reinhabit

reinhabit

(ˌriːɪnˈhæbɪt)
vb
to inhabit or dwell again
Collins English Dictionary – Complete and Unabridged, 12th Edition 2014 © HarperCollins Publishers 1991, 1994, 1998, 2000, 2003, 2006, 2007, 2009, 2011, 2014
References in periodicals archive ?
This is even more difficult when combating insurgents; for example, a hospital may be used as a command center, but a week later the command center may have moved and the local population may have begun to reinhabit the facility.
I recognize that compulsion: I have felt the desire to reinhabit the empty stone foundation I encounter in what is now a thick forest, to see it whole again, to overcome the temporal gap between then and now.
These and other poets remain distant from the historical, mythical, and quasi-personal pasts that they can never quite reinhabit. But lyric as a genre has special cultural significance where Victorian memory is concerned; as realistic prose comes to dominate the literary scene, lyric is "mythologized as the purest and oldest of poetic genres and thus transformed into a nostalgic ideological marker." (56) The versions of literary history, of speakers' occluded pasts, and of readers' textual recollections that it generates, then, all involve memorable distortion or forgetting.
What did it say about property, the nature of space, and the once middle class neighborhood that it had been left open for people to reinhabit and use?
I'm wondering what it's like for you to reinhabit yourself from about forty-five years ago.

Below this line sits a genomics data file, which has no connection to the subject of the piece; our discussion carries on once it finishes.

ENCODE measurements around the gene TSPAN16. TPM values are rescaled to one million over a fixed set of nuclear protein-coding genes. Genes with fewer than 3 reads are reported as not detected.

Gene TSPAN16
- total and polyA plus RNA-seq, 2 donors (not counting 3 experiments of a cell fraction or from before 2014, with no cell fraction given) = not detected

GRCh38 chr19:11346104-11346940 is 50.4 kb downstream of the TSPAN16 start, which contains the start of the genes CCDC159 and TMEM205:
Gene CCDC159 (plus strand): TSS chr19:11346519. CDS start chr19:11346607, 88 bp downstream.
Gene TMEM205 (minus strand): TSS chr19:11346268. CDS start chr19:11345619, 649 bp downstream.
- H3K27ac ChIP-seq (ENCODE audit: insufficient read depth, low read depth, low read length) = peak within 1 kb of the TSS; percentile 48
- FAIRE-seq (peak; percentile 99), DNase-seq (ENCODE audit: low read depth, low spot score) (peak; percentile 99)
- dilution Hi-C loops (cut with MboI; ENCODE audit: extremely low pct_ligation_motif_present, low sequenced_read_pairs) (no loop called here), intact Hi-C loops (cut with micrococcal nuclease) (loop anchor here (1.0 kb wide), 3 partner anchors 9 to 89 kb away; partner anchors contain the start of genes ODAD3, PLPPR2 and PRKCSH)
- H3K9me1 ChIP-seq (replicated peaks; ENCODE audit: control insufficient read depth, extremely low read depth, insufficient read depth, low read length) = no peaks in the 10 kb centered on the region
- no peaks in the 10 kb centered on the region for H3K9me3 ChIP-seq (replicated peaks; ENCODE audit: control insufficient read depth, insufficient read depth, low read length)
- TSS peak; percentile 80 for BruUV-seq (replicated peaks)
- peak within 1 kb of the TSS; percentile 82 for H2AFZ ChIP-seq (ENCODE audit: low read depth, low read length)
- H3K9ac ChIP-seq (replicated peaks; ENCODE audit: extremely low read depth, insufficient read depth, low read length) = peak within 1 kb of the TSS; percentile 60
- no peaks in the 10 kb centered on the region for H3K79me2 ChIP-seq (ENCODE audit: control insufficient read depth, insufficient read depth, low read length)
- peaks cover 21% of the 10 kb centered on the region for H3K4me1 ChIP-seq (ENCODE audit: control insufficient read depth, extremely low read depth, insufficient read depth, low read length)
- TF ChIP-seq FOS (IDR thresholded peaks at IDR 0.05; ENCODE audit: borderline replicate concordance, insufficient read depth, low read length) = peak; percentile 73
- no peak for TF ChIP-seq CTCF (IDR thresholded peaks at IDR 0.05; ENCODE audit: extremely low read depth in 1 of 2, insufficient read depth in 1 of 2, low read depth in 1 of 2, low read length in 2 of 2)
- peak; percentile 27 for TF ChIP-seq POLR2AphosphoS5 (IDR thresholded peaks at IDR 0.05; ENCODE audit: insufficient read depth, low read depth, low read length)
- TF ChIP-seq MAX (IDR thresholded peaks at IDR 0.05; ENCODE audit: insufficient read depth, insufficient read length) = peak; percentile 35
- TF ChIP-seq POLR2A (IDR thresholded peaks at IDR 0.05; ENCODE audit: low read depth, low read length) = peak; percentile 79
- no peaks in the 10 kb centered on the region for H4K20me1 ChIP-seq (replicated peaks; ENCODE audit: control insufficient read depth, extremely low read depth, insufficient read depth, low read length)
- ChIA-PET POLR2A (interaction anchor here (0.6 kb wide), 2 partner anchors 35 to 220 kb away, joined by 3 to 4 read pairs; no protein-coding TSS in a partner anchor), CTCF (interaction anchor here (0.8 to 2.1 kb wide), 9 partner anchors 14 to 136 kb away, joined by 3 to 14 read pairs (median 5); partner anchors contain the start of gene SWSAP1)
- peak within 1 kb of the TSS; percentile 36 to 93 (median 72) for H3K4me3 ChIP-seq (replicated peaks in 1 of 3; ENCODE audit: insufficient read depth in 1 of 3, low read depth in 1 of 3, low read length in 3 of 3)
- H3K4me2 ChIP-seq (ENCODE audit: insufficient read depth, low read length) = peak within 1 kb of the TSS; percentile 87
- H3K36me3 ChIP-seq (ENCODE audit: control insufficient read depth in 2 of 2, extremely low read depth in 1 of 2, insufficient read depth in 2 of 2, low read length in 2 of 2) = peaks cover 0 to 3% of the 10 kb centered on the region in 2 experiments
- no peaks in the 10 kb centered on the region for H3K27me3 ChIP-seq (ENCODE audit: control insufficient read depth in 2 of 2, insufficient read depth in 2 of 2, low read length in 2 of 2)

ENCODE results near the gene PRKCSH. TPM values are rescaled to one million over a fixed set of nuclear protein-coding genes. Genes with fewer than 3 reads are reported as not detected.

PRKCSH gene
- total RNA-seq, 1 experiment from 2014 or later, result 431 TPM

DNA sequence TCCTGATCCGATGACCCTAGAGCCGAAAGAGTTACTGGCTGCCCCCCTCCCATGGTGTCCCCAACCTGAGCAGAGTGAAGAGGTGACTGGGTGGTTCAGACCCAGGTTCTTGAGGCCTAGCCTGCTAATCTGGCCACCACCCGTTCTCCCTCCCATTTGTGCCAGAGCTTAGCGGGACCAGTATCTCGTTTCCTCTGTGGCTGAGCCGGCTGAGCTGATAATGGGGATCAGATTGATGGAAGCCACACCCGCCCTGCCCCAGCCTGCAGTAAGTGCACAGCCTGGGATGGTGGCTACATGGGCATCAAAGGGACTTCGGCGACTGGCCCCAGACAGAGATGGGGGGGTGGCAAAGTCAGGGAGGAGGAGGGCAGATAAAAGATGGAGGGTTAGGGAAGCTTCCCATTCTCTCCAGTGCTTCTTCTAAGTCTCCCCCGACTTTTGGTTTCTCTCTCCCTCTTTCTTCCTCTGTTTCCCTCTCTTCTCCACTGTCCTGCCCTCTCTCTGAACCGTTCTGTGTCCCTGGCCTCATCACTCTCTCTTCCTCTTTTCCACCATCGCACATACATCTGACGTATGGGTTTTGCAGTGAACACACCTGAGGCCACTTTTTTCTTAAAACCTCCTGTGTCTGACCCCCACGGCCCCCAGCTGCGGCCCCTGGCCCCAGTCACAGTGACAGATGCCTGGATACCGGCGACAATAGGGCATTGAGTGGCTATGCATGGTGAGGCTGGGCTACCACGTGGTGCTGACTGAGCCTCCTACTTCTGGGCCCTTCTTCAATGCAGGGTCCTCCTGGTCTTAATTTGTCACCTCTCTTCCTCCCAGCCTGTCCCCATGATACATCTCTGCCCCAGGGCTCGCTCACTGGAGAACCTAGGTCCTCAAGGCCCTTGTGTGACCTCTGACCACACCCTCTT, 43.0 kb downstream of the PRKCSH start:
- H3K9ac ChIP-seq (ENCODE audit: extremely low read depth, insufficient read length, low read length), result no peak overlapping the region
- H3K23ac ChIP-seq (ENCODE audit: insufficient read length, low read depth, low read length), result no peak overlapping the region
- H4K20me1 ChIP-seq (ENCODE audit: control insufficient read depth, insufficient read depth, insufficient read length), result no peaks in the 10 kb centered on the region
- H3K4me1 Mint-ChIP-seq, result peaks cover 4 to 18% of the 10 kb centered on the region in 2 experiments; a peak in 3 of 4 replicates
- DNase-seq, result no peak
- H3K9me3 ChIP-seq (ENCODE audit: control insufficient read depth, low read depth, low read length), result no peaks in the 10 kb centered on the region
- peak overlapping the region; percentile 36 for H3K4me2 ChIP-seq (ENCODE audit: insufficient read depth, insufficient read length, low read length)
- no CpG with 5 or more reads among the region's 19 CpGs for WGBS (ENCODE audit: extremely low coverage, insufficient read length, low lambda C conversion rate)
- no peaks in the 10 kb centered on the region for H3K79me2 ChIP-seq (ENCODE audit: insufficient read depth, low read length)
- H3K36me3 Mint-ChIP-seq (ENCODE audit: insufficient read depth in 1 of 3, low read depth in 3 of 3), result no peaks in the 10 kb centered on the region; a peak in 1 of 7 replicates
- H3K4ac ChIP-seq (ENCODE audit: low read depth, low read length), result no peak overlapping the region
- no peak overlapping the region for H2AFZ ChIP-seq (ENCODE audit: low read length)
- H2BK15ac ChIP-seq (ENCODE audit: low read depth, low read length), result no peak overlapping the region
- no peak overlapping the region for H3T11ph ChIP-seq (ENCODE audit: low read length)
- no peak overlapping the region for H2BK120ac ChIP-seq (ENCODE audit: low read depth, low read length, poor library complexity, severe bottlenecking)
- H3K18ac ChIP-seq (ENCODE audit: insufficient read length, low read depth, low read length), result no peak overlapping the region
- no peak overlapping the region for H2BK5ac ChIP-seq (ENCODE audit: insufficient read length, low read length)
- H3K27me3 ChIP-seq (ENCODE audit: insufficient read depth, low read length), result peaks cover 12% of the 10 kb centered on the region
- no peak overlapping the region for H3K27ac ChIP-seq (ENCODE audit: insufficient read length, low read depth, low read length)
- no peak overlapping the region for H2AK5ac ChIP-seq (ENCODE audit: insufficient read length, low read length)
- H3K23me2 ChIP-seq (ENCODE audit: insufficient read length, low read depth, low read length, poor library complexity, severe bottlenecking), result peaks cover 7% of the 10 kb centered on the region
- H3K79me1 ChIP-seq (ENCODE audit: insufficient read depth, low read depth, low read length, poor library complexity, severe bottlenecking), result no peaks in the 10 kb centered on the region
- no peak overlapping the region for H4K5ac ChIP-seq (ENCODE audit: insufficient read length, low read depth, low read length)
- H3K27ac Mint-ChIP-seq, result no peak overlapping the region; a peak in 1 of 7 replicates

So when the couple heard that the design team behind many of their favorite properties, Reinhabit (re-inhabit, com), had bought a 1,650-square-foot house five doors down from the couple's rental, their curiosity was piqued.
(v) Although this law criminalized Palestinians' attempts to return home following the conflict, an estimated 10,000-15,000 still tried to reinhabit their land each year from 1949 to 1956 (Korn 2003).
awakes the urge to reinhabit, make anew or otherwise inquire into suspicion of loveliness and that it might be true (14) John Paul's vision of the artist makes this possibility readily conceivable, but not by establishing a definite relation of art to truth.
With such thunderous acceptance (a current GQ profile calls him ''the greatest comic talent of his generation''), is it tough to reinhabit the earlier, not-nearly-so-successful Louis C.K.